Science in Christian Perspective
Raymond J. Seeger
National Science Foundation (ret.) Washington, D.C.
From: JASA 34 March 1982): 42-44
On one of the portals of the Riverside Memorial Baptist Church in New York City is an effigy of Albert Einstein. The curious passerby ponders "Was he truly religious? If so, in what sense?" An answer to these questions requires a definition of religion-not an easy task either theoretically or practically. I shall use Paul Tillich's criterion of "ultimate concern"-not unlike Martin Luther's suggestion that God is He whom we love with all our heart and mind and strength and soul. From this viewpoint we shall consider Einstein's own attitude to the universe. First, however, let us glance at a synopsis of his life.
Einstein was 64 when I first met him at home in his role as a consultant to the U.S. Navy Bureau of Ordnance. (I was in charge of its Group on Fundamental Explosives Research.) His childlike qualities impressed me: his simplicity, sincerity, and honesty-not to mention his amazing physical insights. Upon one occasion, when several of us arrived for a conference, he met us anxiously. It so happened that the Dean of the neighboring theological seminary was going to bring a visitor to meet Einstein-right in the middle of our conference. "Will it take long?" I inquired. "No! The man just wishes to meet me," he replied. "Why not do so?" I suggested. His face lighted up as he assented. During our discussion his secretary Helen Dukas quietly came upstairs and whispered something to him. He wrung his hands anxiously. "What is the trouble?" I inquired. "The man is here!" he admitted. "Why not go down and meet him?" I remarked. "Will that be all right?" he asked apologetically. In a few minutes he returned with a satisfied smile. The ordeal was over. (I could imagine the visiting clergyman telling his congregation with pride about his meeting Einstein.)
Einstein was born at Ulm, Swabia, boasting of the highest cathedral tower in Europe-Luther country. His Jewish parents, Hermann a merchant and Pauline Koch a pianist, were irreligious. When he was one year old, the family moved to Munich, the capital of Catholic Bavaria. The child was certainly not a prodigy; he was exceptionally slow in learning to speak. His first wonder-full experience occurred when he was between 4 and 5. His father showed him a pocket compass. To the child there seemed to be something deeply hidden behind it. (cf. Alfred North Whitehead's surmise that philosophy begins with wonder).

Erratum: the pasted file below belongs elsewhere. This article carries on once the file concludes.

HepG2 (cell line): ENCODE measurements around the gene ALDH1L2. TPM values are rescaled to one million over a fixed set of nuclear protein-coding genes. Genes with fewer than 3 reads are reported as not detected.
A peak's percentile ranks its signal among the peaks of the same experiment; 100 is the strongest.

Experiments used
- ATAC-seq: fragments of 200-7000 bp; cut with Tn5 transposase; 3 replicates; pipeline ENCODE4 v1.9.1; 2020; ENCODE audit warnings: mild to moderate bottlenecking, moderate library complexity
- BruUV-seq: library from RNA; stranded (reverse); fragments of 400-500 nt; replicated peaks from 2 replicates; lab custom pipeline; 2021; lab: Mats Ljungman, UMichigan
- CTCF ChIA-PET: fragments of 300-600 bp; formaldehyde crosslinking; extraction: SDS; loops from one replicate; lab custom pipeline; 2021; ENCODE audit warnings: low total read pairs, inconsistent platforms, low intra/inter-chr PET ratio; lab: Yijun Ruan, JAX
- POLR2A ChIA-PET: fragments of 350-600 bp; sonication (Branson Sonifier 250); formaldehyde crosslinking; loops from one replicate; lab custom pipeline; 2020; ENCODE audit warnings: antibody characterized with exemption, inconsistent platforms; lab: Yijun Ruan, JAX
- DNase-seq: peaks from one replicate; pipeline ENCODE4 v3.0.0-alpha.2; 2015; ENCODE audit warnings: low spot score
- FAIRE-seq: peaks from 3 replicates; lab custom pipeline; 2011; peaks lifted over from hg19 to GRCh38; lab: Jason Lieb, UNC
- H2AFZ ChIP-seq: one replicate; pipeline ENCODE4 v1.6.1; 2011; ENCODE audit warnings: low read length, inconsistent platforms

At six Einstein attended an elementary Roman Catholic school (he was the only Jewish child). About the same time he learned to play the violin (later he took piano lessons, too)-a lifelong recreation. At 10 he entered the Luitpold Gymnasium. Two years later he experienced his second memorable wonder-geometry. He was fascinated at the unexpected meeting of the altitudes of a triangle in a point-a fact that could be rigorously "proved." About the same time he received the school's customary religious instruction. What appealed to him most was the ethical teaching of the Old Testament. This paradise, however, soon became lost in his fascination for some popular science books, which were generally irreligious. A little later he became entranced with Mozart's sonatas; Bach became a second favorite.
When Einstein became 15, his parents moved to Milan for business reasons. He was left with his engineer uncle Jakob to complete his schooling-a disaster. His teachers complained that his lack of respect for them had a bad influence upon the students. The Latin teacher predicted that he would never amount to anything. Throughout his life Einstein despised regimentation. He was wont to say that his elementary school teachers were like army sergeants, his gymnasium ones like lieutenants. Discouraged, Einstein pleaded for a 6-month medical leave of absence under the care of his parents. He never returned; he was a drop-out.
In his autobiographical notes at 67, he concluded, "It is, in fact, nothing short of a miracle that the modern method of instruction has not strangled the holy curiosity of inquiry." Despite the abundance of classrooms today there are comparatively few good teachers and even fewer good students.
While at Milan, he took entrance examinations for the Polytechnic Institute of Zurich (PIZ). He failed in biology and modern languages, but did well in mathematics and physics. By attending the Argau school in Aarau Canton he acquired a diploma which admitted him to PIZ at 17. He followed a program for teaching physics and mathematics. He was particularly fascinated by the laboratory work, which brought him into direct contact with nature. His "practical" teacher, however, complained, "Why don't you study medicine, law or philology instead?" Nevertheless, three years later he did receive his PIZ diploma (the average grade on his final exams was B+.